Investing: What Stuart Lancaster and Sam Burgess taught us
You've got a plan. You've trained, prepared, thought and trained a bit more. You've scoured the land for the biggest and the best. (If you're New Zealand, you've scoured other lands for even bigger and better). You're Team England - superb athletes from the world's biggest rugby-playing population, trained, honed and pampered. And you just lost. Yes, it's time to trawl the Rugby World Cup 2015 for lessons on investing!
Millions watched in awe as England unravelled last Saturday against a side that seemed to be beaten. To summarise for those visiting from planet football - England, unaffected by injuries and playing at home in their 'own' World Cup, threw away a two-score lead. They made some surprising substitutions. With a couple of minutes to go and 80,000 fans baying, they made a decision to go for glory when a less risky, but still difficult, kick would have drawn the match and saved critical table points. With hindsight, it was a shocking choice. Wales won - evidence of their hunger and ability to think clearly under pressure. What a match, what a result.
While we wait for Ireland to fly the flag for the Northern Hemisphere and claim their long-overdue World Cup triumph, it's worth thinking about the lessons to be drawn.
Lesson 1 - Have a plan.
It can be simple. It doesn't have to be popular, or brave. Even if it's not the best plan, stick with it if it's working. So, if you decided to play an admittedly supreme athlete way out his depth, and in doing so disrupt the players around him, good for you for having the courage of your convictions and giving Slammin' Sam a chance to tickle some ribs. Even better for you if it is going OK. But don’t change the plan for no discernible reason when everything is going well. England's plan looked pretty simple, and was certainly conservative, but it seemed to survive the Welsh onslaught. But then they went and changed it. And their World Cup inched toward an exit.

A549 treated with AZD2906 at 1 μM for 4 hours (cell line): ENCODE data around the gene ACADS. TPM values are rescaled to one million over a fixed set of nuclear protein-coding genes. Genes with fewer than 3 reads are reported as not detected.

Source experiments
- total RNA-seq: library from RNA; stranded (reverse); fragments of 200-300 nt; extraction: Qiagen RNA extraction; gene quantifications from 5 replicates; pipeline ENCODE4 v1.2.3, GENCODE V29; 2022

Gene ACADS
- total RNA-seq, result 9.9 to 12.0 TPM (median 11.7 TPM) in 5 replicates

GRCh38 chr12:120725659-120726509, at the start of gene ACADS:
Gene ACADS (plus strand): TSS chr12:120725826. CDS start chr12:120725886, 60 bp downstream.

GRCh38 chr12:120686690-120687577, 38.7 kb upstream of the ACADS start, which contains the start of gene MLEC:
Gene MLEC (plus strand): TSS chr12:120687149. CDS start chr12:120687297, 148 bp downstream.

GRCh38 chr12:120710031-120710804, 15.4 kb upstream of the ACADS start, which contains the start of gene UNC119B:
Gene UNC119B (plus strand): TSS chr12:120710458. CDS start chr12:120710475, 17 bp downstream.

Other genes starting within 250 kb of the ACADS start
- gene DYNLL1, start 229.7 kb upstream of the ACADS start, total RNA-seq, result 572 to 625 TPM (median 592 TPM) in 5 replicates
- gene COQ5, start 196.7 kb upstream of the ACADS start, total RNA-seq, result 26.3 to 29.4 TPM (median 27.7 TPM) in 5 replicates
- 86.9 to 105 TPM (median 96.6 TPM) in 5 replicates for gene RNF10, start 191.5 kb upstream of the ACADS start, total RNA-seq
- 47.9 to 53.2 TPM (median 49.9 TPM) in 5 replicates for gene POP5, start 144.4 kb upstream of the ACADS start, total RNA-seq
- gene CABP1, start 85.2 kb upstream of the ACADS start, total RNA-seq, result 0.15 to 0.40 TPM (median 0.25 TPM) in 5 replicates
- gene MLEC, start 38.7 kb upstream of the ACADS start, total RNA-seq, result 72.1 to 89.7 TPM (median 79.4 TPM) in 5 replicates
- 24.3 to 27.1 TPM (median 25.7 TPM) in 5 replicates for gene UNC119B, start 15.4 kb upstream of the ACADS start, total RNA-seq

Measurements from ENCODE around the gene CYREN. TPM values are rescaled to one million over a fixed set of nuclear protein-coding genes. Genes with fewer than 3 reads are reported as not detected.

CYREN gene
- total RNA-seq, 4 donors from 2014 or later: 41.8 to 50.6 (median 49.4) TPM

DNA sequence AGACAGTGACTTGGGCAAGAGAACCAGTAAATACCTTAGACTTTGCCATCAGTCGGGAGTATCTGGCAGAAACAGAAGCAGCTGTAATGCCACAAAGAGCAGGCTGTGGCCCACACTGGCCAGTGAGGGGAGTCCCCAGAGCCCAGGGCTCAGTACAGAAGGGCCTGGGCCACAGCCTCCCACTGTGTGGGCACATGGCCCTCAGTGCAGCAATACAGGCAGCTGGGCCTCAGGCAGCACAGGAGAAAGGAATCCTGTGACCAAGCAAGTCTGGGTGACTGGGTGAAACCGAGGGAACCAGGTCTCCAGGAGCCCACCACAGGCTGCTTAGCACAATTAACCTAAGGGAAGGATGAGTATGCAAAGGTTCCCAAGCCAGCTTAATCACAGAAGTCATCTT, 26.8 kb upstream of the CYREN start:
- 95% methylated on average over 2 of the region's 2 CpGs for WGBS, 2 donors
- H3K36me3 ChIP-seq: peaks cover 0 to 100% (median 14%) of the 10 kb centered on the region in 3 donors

What's the takeaway? Have a plan. Make sure you know what it is. If it's working, stick with it.
Lesson 2 - Don't be swayed by the moment.
Poor old Chris Robshaw. He wins a tricky, but kickable penalty, 3 minutes from time. His kicker hasn't missed all night. But he's given up his lead in a lacerating 30 minutes. His present, future and legacy all look set to be defined by the next decision he makes.
This fantastic player and leader is in a position few of us would envy. And it's widely agreed with hindsight that he made a shocker - kicked for the corner, went for glory…but, whyowhyowhy, called lineout to the front and the Welsh were smarter and stronger. Game over.
So, for us mere mortals, what's the lesson? It's really, really hard to make big decisions. Even harder when there's noise, pain and fear. Particularly hard when the stakes are high. That's what investing is like - in fact, investment discipline is like match discipline - don’t do dumb stuff, do the basics well, don’t take silly risks.
Lesson 3 - As the (semi) legendary George Benson crooned:
If I knew back then what I know now
If I understood the what, when, why and how
Now it's clear to me what I should have done
But hindsight is 20/20 vision
All over the world, various stripes of after-the fact-genius (including a bloke at a desk in Dubai) are opining on what coulda, woulda, shoulda been. The Septics call it 'Armchair Quarterbacking'. We're all a bit overweight, overwrought and we know with total certainty what Lancaster and Robshaw so obviously needed to do last weekend.
That's fine, and normal.
But think about what happens when Poor Old Chris (POC, as he shall henceforth be known) next has to make a big decision? He famously got it wrong a few years ago. Was that weighing on his mind this time around? We'll have to wait until his autobiography…
While we're waiting, think about what this means for you and your investments: Hindsight is obviously powerful, and it is essential to review your investments and to consider what you could have done differently so that you don't repeat common investment mistakes. But don’t beat yourself up - if you do, you'll make it really hard for yourself to do the right thing next time round (there's always a next time). Most of all, ignore those on the sidelines who'll tell you what you really should have done - listen only to those whose opinions have value and worth.
Something for the weekend...
If you had a plan that was properly put together, you stuck with the plan when it was working, and you were robust enough to make sound decisions, and you kept your wits about you when a few things went wrong - well, you'd be like the Irish, at the top of your pool and looking forward to the semis and beyond. Enjoy the weekend, the rugby, and the rest of the tournament. Your correspondent is selflessly travelling to the UK to analyse the Irish performances against Italy and France - more insights will surely follow!
Image credit: Scott Heavey/Getty Images
About Rory Gilbert
Rory Gilbert was formerly employed by AES International.